Thursday, October 8, 2009

A Visit to the Breslin Bar

Sizzling hot new scenes usually make me ill. The inevitable hoard of trendy, 20-something nocturnal bar rats; the deafening soup of chatter and too-loud music; and the inattentive, sloppy service born of of-the-moment hubris. Still, I try to enter every new bar with an open mind. And so I did with the Breslin Bar, the au courant drinking den inside Murray Hill's Ace Hotel, which will soon be joined by a sure-to-be-beloved April Bloomfield (The Spotted Pig) restaurant.

It's big, to begin with. High ceilings, bisected by pillars. There's the by-now requisite taxidermy. (Thank you, Freeman's and PDT.) There was a DJ spinning tunes off his laptop. (Is it me, or can anybody be this kind of DJ?) Lots of couches, a big long farmer's table in the center. Wood paneling, bookcases, a huge American flag on the back wall. And a small corner bar in the back corner servicing the enormous space; it easily needs to be twice as big to do the job.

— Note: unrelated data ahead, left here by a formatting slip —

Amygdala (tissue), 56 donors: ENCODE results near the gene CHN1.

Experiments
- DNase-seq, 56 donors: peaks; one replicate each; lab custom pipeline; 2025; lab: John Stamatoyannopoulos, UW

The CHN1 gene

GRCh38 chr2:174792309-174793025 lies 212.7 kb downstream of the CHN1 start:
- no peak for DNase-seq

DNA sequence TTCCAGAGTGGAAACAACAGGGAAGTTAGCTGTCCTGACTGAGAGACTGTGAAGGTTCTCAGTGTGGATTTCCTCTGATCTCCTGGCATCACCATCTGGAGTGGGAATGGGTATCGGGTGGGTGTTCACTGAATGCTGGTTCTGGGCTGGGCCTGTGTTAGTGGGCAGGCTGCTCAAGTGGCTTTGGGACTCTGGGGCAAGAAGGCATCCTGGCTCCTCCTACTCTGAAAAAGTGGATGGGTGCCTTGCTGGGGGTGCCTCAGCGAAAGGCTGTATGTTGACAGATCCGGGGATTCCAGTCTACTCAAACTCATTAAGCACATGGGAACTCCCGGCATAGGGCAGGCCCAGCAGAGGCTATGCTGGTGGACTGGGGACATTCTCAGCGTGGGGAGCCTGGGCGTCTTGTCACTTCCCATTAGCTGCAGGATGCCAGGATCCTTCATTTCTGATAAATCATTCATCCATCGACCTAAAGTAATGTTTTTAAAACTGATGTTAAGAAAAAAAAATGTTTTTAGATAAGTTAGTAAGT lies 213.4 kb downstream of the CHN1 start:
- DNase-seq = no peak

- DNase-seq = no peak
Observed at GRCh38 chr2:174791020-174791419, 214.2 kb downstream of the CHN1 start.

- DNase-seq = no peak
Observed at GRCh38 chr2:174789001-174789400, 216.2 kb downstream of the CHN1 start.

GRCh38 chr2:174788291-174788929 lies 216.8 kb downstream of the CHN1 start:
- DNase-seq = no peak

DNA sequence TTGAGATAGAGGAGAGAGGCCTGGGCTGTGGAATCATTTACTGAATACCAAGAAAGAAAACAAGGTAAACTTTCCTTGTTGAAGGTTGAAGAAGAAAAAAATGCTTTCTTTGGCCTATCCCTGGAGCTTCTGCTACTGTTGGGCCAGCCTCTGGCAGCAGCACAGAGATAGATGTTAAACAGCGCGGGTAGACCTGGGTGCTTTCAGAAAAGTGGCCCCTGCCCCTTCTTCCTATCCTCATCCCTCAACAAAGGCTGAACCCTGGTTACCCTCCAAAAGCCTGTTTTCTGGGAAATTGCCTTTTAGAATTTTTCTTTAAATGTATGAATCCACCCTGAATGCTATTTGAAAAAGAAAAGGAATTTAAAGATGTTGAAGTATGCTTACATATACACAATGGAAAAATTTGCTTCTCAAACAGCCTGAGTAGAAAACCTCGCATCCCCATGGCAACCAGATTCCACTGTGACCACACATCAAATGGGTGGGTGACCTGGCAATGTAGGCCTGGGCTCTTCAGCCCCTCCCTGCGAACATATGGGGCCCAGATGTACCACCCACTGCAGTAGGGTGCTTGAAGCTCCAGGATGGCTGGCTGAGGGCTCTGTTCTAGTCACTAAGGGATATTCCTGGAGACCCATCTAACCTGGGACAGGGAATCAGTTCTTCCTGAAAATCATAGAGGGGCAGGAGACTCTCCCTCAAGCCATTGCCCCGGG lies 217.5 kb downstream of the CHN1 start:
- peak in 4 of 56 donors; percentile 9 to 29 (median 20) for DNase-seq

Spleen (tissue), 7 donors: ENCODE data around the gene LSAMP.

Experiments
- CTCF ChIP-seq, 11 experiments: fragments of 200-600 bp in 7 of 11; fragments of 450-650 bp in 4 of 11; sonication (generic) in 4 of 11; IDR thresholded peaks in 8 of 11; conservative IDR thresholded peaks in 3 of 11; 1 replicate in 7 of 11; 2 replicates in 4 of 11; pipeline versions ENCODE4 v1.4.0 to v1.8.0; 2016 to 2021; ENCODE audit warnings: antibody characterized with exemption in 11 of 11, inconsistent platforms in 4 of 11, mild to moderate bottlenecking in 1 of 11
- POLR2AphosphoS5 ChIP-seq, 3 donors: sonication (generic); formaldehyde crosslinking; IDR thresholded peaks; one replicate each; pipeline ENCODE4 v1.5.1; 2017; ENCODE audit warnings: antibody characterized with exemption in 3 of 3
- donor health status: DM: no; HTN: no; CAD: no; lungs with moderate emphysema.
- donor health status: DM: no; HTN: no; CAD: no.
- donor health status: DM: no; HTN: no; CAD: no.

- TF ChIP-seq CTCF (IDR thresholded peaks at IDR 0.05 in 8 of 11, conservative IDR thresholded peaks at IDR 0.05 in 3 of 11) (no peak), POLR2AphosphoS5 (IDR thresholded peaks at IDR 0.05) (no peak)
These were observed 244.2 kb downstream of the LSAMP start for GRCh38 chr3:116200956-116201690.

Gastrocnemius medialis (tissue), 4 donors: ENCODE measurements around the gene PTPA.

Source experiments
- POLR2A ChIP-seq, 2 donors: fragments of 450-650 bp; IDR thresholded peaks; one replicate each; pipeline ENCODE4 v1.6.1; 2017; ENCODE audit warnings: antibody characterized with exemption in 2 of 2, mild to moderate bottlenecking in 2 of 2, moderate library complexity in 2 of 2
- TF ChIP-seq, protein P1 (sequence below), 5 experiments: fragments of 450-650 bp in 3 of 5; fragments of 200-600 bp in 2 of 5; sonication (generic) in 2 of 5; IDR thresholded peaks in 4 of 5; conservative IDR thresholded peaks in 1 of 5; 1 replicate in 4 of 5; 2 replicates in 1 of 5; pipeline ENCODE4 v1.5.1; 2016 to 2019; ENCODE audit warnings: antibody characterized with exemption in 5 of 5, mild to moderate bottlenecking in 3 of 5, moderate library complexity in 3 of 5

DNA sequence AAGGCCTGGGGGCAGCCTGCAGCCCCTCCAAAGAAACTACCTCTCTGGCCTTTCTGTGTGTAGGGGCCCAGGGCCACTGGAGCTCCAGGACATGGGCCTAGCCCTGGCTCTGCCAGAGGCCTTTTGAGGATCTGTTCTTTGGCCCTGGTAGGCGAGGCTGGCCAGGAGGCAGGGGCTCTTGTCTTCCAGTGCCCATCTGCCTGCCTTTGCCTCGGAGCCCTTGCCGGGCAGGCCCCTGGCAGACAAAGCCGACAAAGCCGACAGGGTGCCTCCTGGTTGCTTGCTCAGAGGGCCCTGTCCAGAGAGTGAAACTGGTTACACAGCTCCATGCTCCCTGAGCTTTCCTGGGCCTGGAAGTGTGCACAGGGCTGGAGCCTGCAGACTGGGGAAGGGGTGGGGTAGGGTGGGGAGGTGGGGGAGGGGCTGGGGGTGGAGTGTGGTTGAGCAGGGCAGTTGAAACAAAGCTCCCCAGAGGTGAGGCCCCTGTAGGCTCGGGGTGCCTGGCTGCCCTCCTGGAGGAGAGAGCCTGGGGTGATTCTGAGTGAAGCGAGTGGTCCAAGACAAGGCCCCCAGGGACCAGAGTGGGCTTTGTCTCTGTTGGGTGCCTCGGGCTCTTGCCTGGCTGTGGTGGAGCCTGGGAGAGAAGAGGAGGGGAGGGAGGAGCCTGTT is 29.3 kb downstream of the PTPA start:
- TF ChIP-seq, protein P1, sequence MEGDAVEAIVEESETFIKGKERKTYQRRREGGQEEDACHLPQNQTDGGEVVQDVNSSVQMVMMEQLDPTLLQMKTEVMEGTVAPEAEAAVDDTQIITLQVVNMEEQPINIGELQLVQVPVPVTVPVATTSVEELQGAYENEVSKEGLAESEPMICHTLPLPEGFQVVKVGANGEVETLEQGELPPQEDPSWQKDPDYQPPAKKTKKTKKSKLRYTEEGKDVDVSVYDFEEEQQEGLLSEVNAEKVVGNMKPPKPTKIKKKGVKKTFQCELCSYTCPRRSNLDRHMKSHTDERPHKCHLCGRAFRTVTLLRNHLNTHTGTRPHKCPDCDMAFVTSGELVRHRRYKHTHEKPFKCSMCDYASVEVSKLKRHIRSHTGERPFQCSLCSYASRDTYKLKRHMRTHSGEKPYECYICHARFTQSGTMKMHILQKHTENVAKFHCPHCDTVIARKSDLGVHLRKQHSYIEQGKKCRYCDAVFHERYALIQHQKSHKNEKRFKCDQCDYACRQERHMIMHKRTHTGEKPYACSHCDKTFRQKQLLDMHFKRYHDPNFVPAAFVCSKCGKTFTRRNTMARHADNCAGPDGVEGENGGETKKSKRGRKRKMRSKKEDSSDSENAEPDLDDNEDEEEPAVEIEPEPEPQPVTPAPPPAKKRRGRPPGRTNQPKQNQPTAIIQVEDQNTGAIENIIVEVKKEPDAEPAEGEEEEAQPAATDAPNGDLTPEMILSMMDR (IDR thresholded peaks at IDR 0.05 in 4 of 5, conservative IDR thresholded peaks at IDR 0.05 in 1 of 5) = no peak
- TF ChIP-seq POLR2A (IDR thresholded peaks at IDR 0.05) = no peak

I took up a stool at the bar and perused the drink menu. I had plenty of time to do this. It was easily 10 minutes before anyone at the bar made eye contact with me, let alone take my order, even though I was barely two feet away from the bartenders. They weren't unoccupied. They were constantly distracted by questions from kitchen staff and waitstaff. Table orders were clearly taking precedent over bar orders. Still, a man next to me, who waited as long as I did to order, told me he came up to the bar because his party had been sitting for 20 minutes on the floor without seeing a waiter.

It was decent drink list. Good selections in every liquor category, aperitif and digestif sections, limited but decent wines, including a Friuli rose from Bastianich. The cocktails were five in number and not particularly inspiring. Hound on Fire is just vodka with some grapefruit juice and chili salt. The Starling, with St. Germain, Lillet White and orange peel, seemed a little light weight and two-dimensional.

Since they were bold enough to name their Old Fashioned after the Ace hotel, I asked for one, thinking they were proud of it. The drink substitutes reposado tequila for the whiskey and agave nectar for the sugar, plus orange bitters and brandied cherries (one muddled and one as garnish). It was a good, satisfying drink, smooth and potent. And I would have been fairly impressed with it if it weren't a nearly complete rip-off of Phil Ward's Oaxaca Old Fashioned, long available at Death & Co.

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